Drawing Lessons - Going Deeper

S. worked on two homework projects: a copy of a high contrast drawing by Katherine Nelson, and a portrait head by a contemporary artist (name forgotten) who draws very much like John Singer Sargent. The first project was high contrast and took a long time. It was a good start, but lacked fluidity. The second, S. worked it as a large sketch and used a much freer line. She got a pretty good likeness but did not seem very happy with results. She had used an ordinary 2B pencil, which has very limited tonal range, and newsprint paper, which has no texture. Despite these limitations, the lines and proportions exhibited a successful effort at searching out shape, form, relationships and tone.

During the week, I had emailed her a 5 minute video by San Franciso artist Zimou Tan who achieves excellent results with vine charcoal and an eraser (from a live model). S. had not seen the video yet, so we watched it together. She agreed with me that she is already comfortable with the very simple materials and techniques. So from the internet we chose a charcoal portrait by John Singer Sergeant, a half-figure, clothed, with the head in 3/4 profile, shoulders and chest frontal. S. and I sat together for the rest of the lesson to explore more efficient uses of directional lines and geometric shapes within the figure (such as an egg-like head and the triangle shape of the trapezius-neck muscle). I showed her, in quick sketches, that as long as the "map" of directional lines and basic shapes are first set down, the "surface" drawn over that "armature" can become any kind of image. So as an example, I "mapped" out the lady in the portrait and turned her into a rough-looking wrestler-type with a big jaw and thick, low brows, etc., and another sketch I turned into a chubby baby. All with 3/4 profile and frontal torso and all with the same basic directional lines.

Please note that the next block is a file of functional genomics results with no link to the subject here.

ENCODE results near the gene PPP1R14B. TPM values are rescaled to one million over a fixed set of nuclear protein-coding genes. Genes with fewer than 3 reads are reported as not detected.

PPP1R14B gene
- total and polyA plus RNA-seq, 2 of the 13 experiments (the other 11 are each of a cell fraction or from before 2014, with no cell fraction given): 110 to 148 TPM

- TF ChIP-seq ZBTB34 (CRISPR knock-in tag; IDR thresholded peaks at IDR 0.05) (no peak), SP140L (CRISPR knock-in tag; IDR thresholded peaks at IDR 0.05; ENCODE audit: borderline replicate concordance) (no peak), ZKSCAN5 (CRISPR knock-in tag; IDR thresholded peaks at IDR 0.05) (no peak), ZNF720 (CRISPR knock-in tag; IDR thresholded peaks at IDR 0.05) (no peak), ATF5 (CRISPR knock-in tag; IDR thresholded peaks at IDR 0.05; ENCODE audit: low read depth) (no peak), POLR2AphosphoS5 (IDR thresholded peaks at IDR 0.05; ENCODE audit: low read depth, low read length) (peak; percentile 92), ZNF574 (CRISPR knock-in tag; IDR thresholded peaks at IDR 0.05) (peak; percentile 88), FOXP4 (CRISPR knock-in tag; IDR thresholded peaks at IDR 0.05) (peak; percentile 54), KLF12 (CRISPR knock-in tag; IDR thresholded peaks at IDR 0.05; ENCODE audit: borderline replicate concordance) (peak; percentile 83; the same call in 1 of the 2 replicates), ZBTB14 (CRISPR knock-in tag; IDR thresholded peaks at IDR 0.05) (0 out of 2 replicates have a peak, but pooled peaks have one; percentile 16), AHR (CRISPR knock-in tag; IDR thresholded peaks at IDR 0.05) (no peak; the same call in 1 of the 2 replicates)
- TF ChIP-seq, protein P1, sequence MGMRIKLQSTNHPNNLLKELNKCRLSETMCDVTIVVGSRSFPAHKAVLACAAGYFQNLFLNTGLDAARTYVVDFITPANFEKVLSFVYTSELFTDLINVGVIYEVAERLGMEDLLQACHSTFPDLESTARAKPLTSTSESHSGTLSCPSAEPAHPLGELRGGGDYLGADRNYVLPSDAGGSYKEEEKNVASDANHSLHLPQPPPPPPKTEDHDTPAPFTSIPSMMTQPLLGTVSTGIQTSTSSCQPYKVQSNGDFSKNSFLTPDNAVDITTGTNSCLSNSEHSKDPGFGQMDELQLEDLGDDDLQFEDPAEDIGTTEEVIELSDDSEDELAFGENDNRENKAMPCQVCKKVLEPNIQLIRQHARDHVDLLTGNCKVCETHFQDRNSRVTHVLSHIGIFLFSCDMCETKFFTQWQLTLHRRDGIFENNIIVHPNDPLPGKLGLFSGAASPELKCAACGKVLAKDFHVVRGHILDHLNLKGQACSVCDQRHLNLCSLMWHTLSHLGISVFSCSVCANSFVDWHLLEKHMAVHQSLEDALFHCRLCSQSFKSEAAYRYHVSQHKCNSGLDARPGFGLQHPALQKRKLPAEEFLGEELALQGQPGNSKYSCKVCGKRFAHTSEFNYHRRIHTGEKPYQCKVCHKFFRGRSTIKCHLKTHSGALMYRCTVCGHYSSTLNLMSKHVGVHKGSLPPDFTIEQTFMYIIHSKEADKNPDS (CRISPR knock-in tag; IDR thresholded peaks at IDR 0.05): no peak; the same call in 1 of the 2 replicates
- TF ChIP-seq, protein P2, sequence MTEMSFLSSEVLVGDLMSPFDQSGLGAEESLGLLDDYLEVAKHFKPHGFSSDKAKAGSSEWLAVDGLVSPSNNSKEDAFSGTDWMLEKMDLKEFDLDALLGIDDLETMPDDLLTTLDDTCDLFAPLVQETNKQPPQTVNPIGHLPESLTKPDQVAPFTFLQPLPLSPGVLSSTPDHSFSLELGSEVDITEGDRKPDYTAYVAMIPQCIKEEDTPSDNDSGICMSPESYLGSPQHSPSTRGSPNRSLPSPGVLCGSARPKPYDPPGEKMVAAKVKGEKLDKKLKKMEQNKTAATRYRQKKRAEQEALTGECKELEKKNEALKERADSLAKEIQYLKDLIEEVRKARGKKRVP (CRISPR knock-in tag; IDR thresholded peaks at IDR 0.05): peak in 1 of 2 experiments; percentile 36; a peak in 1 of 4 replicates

Instead of wrking directly from her computer screen, we printed out two versions of the same portrait. One we are keeping clean; the other, I drew quite a few directional lines to give her a visual, not just verbal guide. This seemed to be helpful.

I know that S. understands this intellectually, but I interrupted her several times to break certain habits she has been developing (relying on line too much, drawing too dark in the beginning, not really understanding volume via the directional lines. It takes time!) and pointing out some ways to measure relationships and simple tehniques to find relationships. In about half an hour, she arrived at a much more accurate composition which "mapped" the original very convincingly. I told her that, for homework, she should watch the video at least once more and see how Zimou Tan blocks in large dark and medium shapes, modifying them by rubbing with fingers, then working an eraser to lighten up tones and set highlights, and work back into darker areas with a charcoal pencil. I am looking forward to seeing how she manages, as she is making very good progress.

I gave her a much better peice of paper - Canson charoal paper - and though she finds it harder to erase, I think she will start to appreciate its better quality in receiving the charcoal. I had her stand back after the initial "map" was in place and we compared it to the original. I think she agreed with me that it is a more accurate way to build a drawing.


Deborah S.

Studio Arts, Literature & Writing

50+ hours
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